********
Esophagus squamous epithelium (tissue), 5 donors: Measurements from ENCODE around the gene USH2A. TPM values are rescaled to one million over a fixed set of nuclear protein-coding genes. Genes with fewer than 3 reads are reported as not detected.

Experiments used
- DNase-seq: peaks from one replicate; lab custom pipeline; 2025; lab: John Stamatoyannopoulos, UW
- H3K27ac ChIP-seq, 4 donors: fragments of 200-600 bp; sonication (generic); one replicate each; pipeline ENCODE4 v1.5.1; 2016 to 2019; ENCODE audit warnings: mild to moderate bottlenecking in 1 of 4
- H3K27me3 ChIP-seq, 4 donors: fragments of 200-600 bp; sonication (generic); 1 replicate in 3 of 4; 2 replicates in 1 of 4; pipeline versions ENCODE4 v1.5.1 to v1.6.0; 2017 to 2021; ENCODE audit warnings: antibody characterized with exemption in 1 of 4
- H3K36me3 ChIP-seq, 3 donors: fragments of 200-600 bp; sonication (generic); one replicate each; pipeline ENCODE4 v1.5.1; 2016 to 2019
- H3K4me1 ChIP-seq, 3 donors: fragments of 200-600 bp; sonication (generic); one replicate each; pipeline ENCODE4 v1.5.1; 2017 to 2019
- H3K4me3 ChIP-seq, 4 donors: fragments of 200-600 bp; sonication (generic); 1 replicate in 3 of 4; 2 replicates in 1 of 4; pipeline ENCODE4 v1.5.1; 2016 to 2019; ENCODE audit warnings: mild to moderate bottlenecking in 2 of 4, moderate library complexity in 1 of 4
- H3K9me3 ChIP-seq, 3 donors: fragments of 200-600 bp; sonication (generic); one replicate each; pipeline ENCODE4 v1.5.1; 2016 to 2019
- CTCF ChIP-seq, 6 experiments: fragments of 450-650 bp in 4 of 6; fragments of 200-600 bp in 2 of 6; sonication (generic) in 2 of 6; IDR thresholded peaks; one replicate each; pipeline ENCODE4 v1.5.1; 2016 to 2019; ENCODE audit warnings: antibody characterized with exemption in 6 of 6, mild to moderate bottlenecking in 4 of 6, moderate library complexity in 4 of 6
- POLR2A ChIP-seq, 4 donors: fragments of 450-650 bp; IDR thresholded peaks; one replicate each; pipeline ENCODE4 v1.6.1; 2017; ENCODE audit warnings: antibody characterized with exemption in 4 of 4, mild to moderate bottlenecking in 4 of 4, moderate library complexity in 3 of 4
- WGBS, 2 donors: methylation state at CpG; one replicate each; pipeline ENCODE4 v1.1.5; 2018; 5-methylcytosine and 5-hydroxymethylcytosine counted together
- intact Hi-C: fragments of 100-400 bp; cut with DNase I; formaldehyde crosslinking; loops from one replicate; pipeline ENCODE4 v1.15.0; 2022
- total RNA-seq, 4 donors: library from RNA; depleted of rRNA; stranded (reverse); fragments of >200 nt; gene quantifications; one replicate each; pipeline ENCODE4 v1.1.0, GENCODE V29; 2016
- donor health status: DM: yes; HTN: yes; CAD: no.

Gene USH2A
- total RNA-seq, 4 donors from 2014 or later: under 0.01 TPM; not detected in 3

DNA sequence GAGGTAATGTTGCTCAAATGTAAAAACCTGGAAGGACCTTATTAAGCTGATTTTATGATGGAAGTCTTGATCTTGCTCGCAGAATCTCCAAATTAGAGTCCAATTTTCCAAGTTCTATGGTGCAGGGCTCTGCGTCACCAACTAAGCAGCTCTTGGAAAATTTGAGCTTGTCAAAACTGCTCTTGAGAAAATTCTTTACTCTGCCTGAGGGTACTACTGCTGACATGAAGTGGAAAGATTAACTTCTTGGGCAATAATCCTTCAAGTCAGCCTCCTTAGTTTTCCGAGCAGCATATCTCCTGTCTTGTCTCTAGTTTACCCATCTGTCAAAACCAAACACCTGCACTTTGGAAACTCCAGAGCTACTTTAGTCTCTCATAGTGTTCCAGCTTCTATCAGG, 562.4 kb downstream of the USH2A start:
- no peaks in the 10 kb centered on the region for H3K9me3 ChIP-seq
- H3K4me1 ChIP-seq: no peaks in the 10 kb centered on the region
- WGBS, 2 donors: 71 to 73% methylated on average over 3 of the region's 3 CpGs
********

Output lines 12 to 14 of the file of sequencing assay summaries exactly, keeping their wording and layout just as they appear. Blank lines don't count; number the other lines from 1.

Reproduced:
- WGBS, 2 donors: methylation state at CpG; one replicate each; pipeline ENCODE4 v1.1.5; 2018; 5-methylcytosine and 5-hydroxymethylcytosine counted together
- intact Hi-C: fragments of 100-400 bp; cut with DNase I; formaldehyde crosslinking; loops from one replicate; pipeline ENCODE4 v1.15.0; 2022
- total RNA-seq, 4 donors: library from RNA; depleted of rRNA; stranded (reverse); fragments of >200 nt; gene quantifications; one replicate each; pipeline ENCODE4 v1.1.0, GENCODE V29; 2016